Published: October 01, 2015 | Moscow, Russia
Ford Motor Company and St. Petersburg State Polytechnic University developed a data communications system prototype of high reliability for the advancement of connected cars of the future. A team of scientists applied the same mult-ichannel connectivity principles used to operate a robot moving on Earth via a joystick aboard the International Space Station to its work with Ford on connected cars.
The primary goal of the three-year joint project was the development of robust communication technology to connect drivers and service providers with information and services on the cloud. The key problem Ford set out to address was maintaining reliable communication between vehicles and the cloud in conditions where there was wireless network overload or poor connectivity.
How the prototype works?
Data was collected and transmitted from moving vehicles, which featured a variety of capabilities for a connection to the cloud – cellular, Wi-Fi, and communication with other vehicles and the infrastructure. The team created an intelligent connectivity manager that uses software and algorithms to select from available connections the option best suited to transmit data to the cloud, with each vehicle given the opportunity to assess the quality of communication channels and to transmit data.
The researchers developed a small-scale connectivity coverage map that keeps the features of the landscape, while incorporating data on fixed and mobile wireless access points, the quality of service of the available communication channels as well as traffic conditions.
Specifically, the team looked at sharing critical information regarding a road emergency with drivers in an area that has poor connectivity. In this scenario, a car entering a tunnel encounters black ice and needs to send a signal noting the slippery conditions for other vehicles. There’s no cellular reception, and Wi-Fi is not an option because there’s no hot spot, but another car leaving the tunnel in the opposite direction has both vehicle-to-vehicle and a cellular connection.
The intelligent connectivity manager selects the second car’s vehicle-to-vehicle channel to deliver information gathered from the first car to the cloud so that it can then transmit a warning to other drivers of the dangerous conditions at the tunnel entrance. If no other cars are around, the connectivity manager would postpone sending the message until the first car leaves the tunnel and a cellular network becomes available.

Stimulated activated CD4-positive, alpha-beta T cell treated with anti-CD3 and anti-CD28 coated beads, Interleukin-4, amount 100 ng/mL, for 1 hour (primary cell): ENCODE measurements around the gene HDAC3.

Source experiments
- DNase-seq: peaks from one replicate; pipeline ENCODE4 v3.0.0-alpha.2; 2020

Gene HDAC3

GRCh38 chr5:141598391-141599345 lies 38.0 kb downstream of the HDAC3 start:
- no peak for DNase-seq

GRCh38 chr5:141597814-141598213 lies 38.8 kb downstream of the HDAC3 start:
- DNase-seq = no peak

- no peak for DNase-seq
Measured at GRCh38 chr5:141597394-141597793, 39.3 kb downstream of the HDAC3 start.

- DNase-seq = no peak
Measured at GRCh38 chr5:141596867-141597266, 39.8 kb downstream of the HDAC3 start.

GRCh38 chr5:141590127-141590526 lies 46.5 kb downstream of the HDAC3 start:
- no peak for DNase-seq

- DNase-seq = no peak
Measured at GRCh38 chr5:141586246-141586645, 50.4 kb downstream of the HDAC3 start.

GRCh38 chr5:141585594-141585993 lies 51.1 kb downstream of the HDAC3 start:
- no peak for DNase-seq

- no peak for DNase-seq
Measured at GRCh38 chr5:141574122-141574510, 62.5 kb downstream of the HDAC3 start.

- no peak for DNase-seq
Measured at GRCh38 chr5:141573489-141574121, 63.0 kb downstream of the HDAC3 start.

In nonemergency situations, the connectivity manager can check the coverage map to determine the best point for service delivery. So if a vehicle is traveling in a remote area and a software update is sent out, the update would be delivered over the air when the connection is stronger.
In the future, as information will be collected at the same time from hundreds of vehicles, a universal connectivity map will reflect the current data at all times – acting as a database for implementing smart roads and smart city projects. This means that in any given situation, whether moving or parked, the vehicle with the most stable connection – cellular, embedded modem, Wi-Fi, vehicle-to-everything – can be a resource to facilitate a reliable connection to information services, enhancing the connected experience for the entire motoring community.
The project will be finalized by year-end, and the results could be integrated into Ford production programs – including vehicle-to-vehicle communication, the delivery of emergency messages and over-the-air software updates.
Applications in space
St. Petersburg State telematics researchers successfully carried out a series of experiments in space using the same multichannel connectivity fundamentals that served as the basis for the research project with Ford. Cosmonauts aboard the International Space Station used a joystick to control a robot based on Earth amidst noisy conditions, operating signal time delays and equipment failures.
Now, the team plans to advance the technology to remotely control a group of robots assembling scientific equipment and satellites.